I wish they all could be California spas

Given the global diversity of the spa industry, it's not surprising that
travel agents report a wide range of popular destination regions for spa
travelers in 2006. According to the survey, however, the West Coast was the most booked spa travel destination, followed by the Southwest, Mexico, the Southeast, the Northeast, and Europe.

The price is right ... at $250-299 a night

The largest bloc of travel agents (29%) report that the most frequently
booked per-night price for spa travel destinations fell in the $250-$299
range. Twenty-five percent estimate that most of their spa travel bookings fell into the $200-$249 range, while 17% said most of their spa clients spent $300-$349 a night. Only 11% report that most of their spa clients paid $400 a night or more. (NOTE: Destination spas often offer all-inclusive per-night pricing, including meals, lodging, activities, etc.)


  • 84% of travel agents predict increased spa travel bookings in 2007
  • Coming off a strong year for spa travel, agents are bullish on 2007, with 84% anticipating increased spa travel bookings in the year ahead.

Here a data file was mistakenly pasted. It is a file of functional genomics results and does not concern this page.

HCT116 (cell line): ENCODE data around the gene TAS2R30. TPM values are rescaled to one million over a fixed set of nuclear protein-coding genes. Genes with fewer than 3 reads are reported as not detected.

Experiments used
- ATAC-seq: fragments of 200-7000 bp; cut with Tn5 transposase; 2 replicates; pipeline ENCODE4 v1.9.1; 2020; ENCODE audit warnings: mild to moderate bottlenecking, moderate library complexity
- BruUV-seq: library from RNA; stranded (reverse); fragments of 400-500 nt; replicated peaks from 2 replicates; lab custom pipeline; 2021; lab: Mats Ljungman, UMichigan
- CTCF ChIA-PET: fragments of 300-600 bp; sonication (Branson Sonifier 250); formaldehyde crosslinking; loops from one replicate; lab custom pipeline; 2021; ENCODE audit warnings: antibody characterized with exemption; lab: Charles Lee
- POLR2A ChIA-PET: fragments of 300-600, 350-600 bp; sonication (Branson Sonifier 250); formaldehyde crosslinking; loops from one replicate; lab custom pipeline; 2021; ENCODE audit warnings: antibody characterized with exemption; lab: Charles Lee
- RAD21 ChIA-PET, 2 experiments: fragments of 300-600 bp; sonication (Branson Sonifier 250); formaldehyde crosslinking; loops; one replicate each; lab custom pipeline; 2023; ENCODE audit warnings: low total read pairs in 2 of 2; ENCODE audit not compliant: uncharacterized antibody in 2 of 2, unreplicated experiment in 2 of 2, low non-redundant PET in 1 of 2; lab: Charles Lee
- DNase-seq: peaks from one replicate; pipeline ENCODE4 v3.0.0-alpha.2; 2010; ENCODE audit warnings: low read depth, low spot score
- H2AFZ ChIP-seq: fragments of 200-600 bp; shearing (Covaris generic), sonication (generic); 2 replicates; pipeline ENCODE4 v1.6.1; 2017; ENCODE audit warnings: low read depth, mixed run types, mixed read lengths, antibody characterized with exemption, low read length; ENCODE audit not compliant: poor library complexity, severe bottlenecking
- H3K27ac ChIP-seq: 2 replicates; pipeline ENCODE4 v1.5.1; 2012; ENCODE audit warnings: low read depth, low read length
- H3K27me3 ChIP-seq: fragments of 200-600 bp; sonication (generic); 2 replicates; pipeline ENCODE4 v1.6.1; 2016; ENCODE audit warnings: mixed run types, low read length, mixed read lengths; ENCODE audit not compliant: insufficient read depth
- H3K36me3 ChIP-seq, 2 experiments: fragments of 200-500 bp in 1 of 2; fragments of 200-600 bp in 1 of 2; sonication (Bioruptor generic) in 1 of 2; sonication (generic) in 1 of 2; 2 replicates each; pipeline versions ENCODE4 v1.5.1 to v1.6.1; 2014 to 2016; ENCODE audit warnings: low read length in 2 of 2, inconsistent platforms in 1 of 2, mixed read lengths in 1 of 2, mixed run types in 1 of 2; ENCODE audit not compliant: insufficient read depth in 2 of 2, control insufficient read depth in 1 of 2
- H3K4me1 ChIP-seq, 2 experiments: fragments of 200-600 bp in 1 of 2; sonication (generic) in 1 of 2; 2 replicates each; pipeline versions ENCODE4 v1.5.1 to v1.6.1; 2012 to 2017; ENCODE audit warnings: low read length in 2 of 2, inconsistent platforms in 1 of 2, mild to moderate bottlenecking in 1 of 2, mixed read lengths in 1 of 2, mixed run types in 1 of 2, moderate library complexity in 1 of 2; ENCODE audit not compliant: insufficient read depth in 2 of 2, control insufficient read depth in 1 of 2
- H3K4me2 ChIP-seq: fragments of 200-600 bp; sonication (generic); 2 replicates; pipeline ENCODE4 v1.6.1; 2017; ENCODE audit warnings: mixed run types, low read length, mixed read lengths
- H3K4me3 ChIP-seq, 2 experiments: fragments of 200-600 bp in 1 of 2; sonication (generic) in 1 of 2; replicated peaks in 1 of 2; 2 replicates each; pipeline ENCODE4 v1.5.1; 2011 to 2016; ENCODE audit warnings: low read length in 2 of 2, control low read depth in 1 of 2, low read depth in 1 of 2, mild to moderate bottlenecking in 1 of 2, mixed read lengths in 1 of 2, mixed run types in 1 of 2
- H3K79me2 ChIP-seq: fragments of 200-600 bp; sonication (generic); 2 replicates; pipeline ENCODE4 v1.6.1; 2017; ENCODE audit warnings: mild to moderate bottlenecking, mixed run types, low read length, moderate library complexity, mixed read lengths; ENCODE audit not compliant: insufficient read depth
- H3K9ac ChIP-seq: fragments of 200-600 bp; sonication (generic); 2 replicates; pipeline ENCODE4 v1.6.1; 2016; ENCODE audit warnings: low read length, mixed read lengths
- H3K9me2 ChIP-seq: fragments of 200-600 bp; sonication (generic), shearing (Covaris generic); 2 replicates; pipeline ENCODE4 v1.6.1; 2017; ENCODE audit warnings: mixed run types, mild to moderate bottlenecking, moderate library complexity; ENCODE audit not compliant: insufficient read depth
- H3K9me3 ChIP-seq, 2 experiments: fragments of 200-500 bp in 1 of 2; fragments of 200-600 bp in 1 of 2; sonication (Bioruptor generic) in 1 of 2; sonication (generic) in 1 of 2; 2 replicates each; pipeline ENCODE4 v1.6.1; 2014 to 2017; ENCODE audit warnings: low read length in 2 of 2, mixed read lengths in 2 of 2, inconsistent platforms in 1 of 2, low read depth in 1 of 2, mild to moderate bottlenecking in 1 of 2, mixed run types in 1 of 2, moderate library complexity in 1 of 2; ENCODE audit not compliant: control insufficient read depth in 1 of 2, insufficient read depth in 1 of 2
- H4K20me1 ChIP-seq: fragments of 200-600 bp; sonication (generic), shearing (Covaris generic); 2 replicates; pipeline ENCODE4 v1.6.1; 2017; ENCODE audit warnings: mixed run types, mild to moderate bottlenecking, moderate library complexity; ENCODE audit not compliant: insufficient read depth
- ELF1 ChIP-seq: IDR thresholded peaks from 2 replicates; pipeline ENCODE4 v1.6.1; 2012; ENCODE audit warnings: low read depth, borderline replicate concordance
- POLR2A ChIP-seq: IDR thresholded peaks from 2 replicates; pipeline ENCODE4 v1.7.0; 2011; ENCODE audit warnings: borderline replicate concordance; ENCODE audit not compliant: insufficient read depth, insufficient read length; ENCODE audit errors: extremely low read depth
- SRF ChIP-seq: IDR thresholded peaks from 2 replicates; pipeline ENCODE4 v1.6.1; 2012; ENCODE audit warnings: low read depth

• 24% predict "significant" growth in spa bookings, less than 1% expect a decline.

Top trends to watch in '07 include special occasions at spas and social spa travel

When asked to rank which emerging spa trend they expect to have the
biggest impact on booking in 2007, there was an exact tie between people choosing spa destinations for special occasions (like honeymoons, weddings, anniversaries, etc.) and the 'social travel' trend (social groups/friends traveling to spas together). An increased interest in wellness and health programs at spas ranked third, followed by people traveling 'solo' to spas, an increased interest in spa travel to
global/international locations, more men participating in spa travel, and
increased family travel to spa locations.

*Spa Finder's '2007 State of Spa Travel' survey was conducted with 335 travel agents in January 2007.